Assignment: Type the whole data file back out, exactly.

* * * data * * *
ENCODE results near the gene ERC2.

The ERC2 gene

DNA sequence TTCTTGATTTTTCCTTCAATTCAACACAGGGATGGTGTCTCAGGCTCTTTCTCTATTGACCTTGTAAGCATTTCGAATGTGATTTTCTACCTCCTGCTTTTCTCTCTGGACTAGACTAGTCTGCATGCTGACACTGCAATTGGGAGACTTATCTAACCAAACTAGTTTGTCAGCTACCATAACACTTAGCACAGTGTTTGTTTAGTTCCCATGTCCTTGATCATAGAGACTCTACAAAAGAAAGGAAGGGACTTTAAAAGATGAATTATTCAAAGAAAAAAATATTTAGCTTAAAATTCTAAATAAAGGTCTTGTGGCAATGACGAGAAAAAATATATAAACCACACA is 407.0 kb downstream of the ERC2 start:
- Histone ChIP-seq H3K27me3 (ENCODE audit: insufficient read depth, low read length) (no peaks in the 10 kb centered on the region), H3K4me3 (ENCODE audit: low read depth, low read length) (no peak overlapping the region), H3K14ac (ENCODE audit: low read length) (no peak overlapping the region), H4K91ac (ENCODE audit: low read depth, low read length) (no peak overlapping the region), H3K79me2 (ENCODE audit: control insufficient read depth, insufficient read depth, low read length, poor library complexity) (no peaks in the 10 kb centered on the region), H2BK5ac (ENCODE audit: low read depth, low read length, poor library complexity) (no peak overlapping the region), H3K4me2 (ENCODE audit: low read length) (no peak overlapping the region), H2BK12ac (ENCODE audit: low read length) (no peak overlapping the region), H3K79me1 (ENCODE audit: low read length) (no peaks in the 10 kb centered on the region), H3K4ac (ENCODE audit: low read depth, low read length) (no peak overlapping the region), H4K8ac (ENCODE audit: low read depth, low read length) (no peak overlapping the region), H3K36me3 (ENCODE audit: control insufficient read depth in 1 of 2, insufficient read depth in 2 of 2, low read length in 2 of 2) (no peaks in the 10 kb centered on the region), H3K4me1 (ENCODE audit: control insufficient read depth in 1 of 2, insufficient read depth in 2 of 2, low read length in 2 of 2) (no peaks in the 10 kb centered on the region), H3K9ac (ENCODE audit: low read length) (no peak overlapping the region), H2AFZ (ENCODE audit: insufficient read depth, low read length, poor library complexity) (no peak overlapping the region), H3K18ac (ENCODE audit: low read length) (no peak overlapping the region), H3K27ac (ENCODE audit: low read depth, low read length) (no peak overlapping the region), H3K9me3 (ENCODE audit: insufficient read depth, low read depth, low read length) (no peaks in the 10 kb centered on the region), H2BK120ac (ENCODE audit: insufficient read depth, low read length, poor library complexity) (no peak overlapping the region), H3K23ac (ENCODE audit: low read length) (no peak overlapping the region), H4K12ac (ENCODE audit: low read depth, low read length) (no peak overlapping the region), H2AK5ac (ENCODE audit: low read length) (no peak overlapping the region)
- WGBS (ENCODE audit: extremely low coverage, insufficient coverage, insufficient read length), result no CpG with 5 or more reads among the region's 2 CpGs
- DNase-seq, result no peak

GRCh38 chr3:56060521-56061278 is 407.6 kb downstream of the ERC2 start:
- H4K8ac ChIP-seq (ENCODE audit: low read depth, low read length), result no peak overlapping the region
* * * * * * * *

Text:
ENCODE results near the gene ERC2.

The ERC2 gene

DNA sequence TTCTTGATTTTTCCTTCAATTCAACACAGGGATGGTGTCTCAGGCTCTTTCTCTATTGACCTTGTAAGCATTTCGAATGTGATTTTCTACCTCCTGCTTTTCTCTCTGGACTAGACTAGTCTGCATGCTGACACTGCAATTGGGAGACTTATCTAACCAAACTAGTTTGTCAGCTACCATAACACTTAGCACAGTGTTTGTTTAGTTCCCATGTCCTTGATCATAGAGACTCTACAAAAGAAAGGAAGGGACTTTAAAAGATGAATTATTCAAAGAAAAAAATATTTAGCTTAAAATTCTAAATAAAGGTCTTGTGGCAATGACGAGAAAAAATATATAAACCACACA is 407.0 kb downstream of the ERC2 start:
- Histone ChIP-seq H3K27me3 (ENCODE audit: insufficient read depth, low read length) (no peaks in the 10 kb centered on the region), H3K4me3 (ENCODE audit: low read depth, low read length) (no peak overlapping the region), H3K14ac (ENCODE audit: low read length) (no peak overlapping the region), H4K91ac (ENCODE audit: low read depth, low read length) (no peak overlapping the region), H3K79me2 (ENCODE audit: control insufficient read depth, insufficient read depth, low read length, poor library complexity) (no peaks in the 10 kb centered on the region), H2BK5ac (ENCODE audit: low read depth, low read length, poor library complexity) (no peak overlapping the region), H3K4me2 (ENCODE audit: low read length) (no peak overlapping the region), H2BK12ac (ENCODE audit: low read length) (no peak overlapping the region), H3K79me1 (ENCODE audit: low read length) (no peaks in the 10 kb centered on the region), H3K4ac (ENCODE audit: low read depth, low read length) (no peak overlapping the region), H4K8ac (ENCODE audit: low read depth, low read length) (no peak overlapping the region), H3K36me3 (ENCODE audit: control insufficient read depth in 1 of 2, insufficient read depth in 2 of 2, low read length in 2 of 2) (no peaks in the 10 kb centered on the region), H3K4me1 (ENCODE audit: control insufficient read depth in 1 of 2, insufficient read depth in 2 of 2, low read length in 2 of 2) (no peaks in the 10 kb centered on the region), H3K9ac (ENCODE audit: low read length) (no peak overlapping the region), H2AFZ (ENCODE audit: insufficient read depth, low read length, poor library complexity) (no peak overlapping the region), H3K18ac (ENCODE audit: low read length) (no peak overlapping the region), H3K27ac (ENCODE audit: low read depth, low read length) (no peak overlapping the region), H3K9me3 (ENCODE audit: insufficient read depth, low read depth, low read length) (no peaks in the 10 kb centered on the region), H2BK120ac (ENCODE audit: insufficient read depth, low read length, poor library complexity) (no peak overlapping the region), H3K23ac (ENCODE audit: low read length) (no peak overlapping the region), H4K12ac (ENCODE audit: low read depth, low read length) (no peak overlapping the region), H2AK5ac (ENCODE audit: low read length) (no peak overlapping the region)
- WGBS (ENCODE audit: extremely low coverage, insufficient coverage, insufficient read length), result no CpG with 5 or more reads among the region's 2 CpGs
- DNase-seq, result no peak

GRCh38 chr3:56060521-56061278 is 407.6 kb downstream of the ERC2 start:
- H4K8ac ChIP-seq (ENCODE audit: low read depth, low read length), result no peak overlapping the region